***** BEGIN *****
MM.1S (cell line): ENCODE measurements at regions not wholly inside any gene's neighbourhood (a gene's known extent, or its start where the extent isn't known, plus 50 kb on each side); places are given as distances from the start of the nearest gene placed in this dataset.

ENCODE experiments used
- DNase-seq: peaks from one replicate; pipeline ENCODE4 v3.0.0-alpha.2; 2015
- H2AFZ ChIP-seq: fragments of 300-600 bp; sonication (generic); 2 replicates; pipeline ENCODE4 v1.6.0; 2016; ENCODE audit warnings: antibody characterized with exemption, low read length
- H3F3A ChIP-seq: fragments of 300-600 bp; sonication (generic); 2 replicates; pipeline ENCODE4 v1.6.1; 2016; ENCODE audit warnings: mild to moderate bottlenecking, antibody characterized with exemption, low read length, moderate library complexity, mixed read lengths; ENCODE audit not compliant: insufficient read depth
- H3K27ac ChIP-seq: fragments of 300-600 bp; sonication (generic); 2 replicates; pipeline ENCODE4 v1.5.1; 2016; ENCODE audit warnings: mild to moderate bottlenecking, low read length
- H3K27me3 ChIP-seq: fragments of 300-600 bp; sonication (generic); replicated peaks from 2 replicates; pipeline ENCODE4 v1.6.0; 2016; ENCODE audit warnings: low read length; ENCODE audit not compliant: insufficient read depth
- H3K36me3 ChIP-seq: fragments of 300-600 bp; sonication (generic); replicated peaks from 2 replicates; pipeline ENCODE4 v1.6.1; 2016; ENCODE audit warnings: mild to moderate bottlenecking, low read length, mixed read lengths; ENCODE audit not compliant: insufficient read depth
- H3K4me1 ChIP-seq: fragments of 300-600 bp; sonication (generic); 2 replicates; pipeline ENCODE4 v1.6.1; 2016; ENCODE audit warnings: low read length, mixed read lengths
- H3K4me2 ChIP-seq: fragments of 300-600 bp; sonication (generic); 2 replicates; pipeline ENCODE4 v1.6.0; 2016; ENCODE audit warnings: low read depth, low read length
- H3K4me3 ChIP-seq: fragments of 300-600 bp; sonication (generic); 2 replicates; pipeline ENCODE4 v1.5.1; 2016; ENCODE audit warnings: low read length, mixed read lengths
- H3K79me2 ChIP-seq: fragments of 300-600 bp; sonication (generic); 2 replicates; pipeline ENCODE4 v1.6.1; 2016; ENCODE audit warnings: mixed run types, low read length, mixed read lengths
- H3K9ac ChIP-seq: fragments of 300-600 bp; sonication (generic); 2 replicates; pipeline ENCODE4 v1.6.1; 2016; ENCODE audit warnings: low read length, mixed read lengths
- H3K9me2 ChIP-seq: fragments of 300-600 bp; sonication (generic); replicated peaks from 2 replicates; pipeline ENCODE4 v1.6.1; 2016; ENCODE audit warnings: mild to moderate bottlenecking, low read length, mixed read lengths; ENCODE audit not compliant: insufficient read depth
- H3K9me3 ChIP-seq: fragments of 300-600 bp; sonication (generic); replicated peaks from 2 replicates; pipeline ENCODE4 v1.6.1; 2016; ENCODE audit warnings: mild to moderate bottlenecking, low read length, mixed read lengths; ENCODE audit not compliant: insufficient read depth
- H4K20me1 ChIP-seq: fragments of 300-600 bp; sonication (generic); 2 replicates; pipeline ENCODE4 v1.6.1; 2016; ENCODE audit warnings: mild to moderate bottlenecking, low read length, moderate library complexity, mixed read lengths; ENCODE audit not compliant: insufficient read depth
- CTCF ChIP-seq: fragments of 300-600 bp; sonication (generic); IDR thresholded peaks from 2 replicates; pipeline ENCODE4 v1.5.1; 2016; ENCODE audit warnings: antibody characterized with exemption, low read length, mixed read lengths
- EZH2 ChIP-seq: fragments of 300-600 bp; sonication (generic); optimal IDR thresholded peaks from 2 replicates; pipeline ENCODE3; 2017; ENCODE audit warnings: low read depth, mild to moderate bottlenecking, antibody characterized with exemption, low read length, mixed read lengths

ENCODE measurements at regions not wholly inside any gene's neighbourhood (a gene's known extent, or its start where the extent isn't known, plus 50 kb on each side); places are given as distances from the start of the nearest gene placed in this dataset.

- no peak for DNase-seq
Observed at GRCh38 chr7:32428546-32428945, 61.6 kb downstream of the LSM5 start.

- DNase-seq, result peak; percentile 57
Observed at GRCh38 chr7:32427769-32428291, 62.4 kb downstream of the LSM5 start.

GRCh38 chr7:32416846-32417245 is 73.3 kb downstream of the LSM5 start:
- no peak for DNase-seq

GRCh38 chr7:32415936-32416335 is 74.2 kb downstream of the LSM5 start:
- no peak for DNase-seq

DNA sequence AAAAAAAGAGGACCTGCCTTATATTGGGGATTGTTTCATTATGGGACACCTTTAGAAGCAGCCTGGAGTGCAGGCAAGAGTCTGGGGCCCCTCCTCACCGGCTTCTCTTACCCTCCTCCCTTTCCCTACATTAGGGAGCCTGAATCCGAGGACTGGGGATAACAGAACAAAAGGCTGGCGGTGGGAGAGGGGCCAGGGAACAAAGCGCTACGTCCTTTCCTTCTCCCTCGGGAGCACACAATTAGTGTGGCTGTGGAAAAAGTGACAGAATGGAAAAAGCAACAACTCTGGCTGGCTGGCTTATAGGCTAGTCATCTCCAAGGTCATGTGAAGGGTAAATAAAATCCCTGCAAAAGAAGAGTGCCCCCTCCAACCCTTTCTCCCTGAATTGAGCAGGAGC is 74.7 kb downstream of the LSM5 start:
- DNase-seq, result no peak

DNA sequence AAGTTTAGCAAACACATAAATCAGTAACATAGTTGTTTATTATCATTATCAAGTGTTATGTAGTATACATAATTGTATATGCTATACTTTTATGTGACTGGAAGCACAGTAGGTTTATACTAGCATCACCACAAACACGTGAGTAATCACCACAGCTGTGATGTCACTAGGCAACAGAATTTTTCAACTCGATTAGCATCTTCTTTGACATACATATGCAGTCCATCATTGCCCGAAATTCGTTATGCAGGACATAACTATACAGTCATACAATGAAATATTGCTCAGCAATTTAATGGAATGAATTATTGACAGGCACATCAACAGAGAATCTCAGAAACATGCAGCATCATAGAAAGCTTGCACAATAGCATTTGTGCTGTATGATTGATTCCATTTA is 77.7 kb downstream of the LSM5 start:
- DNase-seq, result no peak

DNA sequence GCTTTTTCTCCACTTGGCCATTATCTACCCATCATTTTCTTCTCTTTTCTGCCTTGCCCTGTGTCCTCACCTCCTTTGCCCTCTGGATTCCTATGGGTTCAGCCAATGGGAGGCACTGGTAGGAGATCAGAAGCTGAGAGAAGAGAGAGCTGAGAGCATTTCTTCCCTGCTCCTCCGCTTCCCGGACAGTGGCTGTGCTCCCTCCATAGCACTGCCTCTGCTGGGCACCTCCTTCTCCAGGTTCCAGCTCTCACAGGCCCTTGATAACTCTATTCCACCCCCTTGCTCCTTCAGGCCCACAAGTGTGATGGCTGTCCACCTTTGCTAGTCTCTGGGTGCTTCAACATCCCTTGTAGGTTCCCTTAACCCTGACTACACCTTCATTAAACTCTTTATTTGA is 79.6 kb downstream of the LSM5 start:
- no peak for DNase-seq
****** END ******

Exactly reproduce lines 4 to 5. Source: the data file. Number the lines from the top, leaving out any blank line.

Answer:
- H2AFZ ChIP-seq: fragments of 300-600 bp; sonication (generic); 2 replicates; pipeline ENCODE4 v1.6.0; 2016; ENCODE audit warnings: antibody characterized with exemption, low read length
- H3F3A ChIP-seq: fragments of 300-600 bp; sonication (generic); 2 replicates; pipeline ENCODE4 v1.6.1; 2016; ENCODE audit warnings: mild to moderate bottlenecking, antibody characterized with exemption, low read length, moderate library complexity, mixed read lengths; ENCODE audit not compliant: insufficient read depth